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Canadian Urbanism Uncovered


  1. I’m not unsympathetic to the argument that elderly people who bought their houses when a house cost 10 grand etc. etc. etc. but presumably the mortgages on those houses are paid off and their offspring mostly self-sufficient? (Unless they fell for the reverse mortgage spiel in which case they aren’t making payments anyway)

    How about homebuyers in their 20s and 30s who are making mortgage payments, raising kids and pay property tax too? As it is, the city operates two programmes to defer or purge tax increases for elderly residents.

    Many live alone in houses built for medium sized families – at what point does good environmental policy say it’s not wrong to financially encourage downsizing to a townhouse or condo? (Disclosure – one of my relatives is in this position, and she knows what I think about it).

    For some people, mental deterioration would entail distress from losing the familiar and therefore they should be able to stay put. But for those that can, why shouldn’t there be a financial incentive to relocate and improve the ability of growing families to access housing that isn’t in a 60s tower block with window air conditioners?

  2. Mark,

    You raise an interesting issue. Every time the issue of increasing taxes is raised in Toronto the “senior shield”, as I like to call it, is employed. They know full well about the programs available for seniors. It just allows politicians to support the low residential tax climate that is killing this city.

  3. Mark,
    You raised an excellent point regarding need to encourage people to live in more environmentally responsible accommodations (ie, less space). Having a single person (or a couple, elderly or otherwise) living in a home that used to be inhabited by 4, 6, and 8 individuals does not represent good environmental stewardship. Unfortunately, a look at the last few rounds of Stats Canada figures shows that the trend in the City of Toronto is a marked decline in the average number of people per single family dwelling. (Given that shelter ..heating/AC.. makes up about 50% of our carbon footprint, it’s a wonder to me why so few green advocates have made an issue of how many of us are pigs in terms of the living space we occupy.) All the energy-efficient gains we are making in terms of home building and retrofits are simply not making up for the added waste being generated with the trend to increased living space per person.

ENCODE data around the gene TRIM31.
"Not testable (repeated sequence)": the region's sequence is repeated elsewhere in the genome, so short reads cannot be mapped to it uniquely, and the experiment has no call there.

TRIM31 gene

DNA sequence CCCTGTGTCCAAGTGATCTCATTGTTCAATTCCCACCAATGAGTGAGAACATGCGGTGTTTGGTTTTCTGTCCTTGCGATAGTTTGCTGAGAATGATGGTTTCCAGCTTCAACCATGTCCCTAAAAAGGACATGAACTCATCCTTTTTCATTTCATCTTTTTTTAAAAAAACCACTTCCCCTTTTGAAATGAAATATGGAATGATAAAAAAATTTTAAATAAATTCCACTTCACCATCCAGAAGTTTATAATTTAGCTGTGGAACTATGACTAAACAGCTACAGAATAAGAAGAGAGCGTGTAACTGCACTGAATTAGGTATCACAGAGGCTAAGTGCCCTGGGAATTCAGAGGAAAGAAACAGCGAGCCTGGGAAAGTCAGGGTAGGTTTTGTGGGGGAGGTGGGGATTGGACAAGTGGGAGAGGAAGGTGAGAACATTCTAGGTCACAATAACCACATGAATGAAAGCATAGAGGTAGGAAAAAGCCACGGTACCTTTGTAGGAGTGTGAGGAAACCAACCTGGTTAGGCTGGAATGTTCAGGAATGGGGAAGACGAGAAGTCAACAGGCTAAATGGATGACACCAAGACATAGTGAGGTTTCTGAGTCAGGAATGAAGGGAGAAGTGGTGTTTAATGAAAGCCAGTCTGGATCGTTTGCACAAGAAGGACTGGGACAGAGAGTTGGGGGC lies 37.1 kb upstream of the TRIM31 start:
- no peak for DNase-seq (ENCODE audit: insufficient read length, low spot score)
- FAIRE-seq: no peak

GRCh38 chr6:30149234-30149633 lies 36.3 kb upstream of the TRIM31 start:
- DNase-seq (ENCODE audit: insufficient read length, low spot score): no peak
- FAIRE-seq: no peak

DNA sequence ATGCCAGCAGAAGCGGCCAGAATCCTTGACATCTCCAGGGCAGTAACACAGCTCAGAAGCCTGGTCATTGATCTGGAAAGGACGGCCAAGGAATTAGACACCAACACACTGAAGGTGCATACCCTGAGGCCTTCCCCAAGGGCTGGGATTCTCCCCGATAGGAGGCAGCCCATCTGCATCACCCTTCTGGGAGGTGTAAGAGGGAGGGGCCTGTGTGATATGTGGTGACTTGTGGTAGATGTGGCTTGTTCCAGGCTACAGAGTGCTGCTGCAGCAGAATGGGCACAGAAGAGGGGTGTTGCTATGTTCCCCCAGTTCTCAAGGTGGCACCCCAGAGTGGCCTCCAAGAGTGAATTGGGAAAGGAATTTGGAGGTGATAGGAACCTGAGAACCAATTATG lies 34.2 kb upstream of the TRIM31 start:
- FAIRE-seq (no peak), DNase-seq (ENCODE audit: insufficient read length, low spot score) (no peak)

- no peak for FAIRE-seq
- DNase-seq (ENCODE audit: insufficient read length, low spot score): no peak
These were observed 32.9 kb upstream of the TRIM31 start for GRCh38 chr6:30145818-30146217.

Yes, wanting to stay in familiar surroundings is one reason why the elderly often remain in family homes that are too big for them alone after the children have left. But another big reason, is the cost associated with moving. Selling a home and buying another (even a smaller townhome or condo) is a big hit given all the expenses involved. Unfortunately, the City’s new Land Transfer Tax (paid by buyer but often tacitly factored into selling price so that seller can also be said to pay) has made home buying and selling even more expensive in Toronto.

    Policies that discourage people from moving to more environmentally suitable housing (whether in terms of space or proximity to their activities) are bad for the environment… but I guess that point was lost on all those defending the City’s move to implement a new Land Transfer Tax.

  4. Glen> More people would be able to engage with your ideas if you didn’t use rhetoric like “killing” and “rape”.

  5. Shawn,

    I doubt it. Hyperbole aside, the last thread I raised the issue in contained a contribution by ” city staff insider ” whom, if he really is, showed a marked ignorance to the fiscal issues discussed. We also had Mark suggest that if Peel had more expenses, the tax gap would shrink. This when Peel residents already pay more taxes for less services.

    Whenever I have raised the issue here the response is usually on or two line barbs lacking in any substance.

    I will try though, and refrain from using such rhetoric and see if that improves the discourse.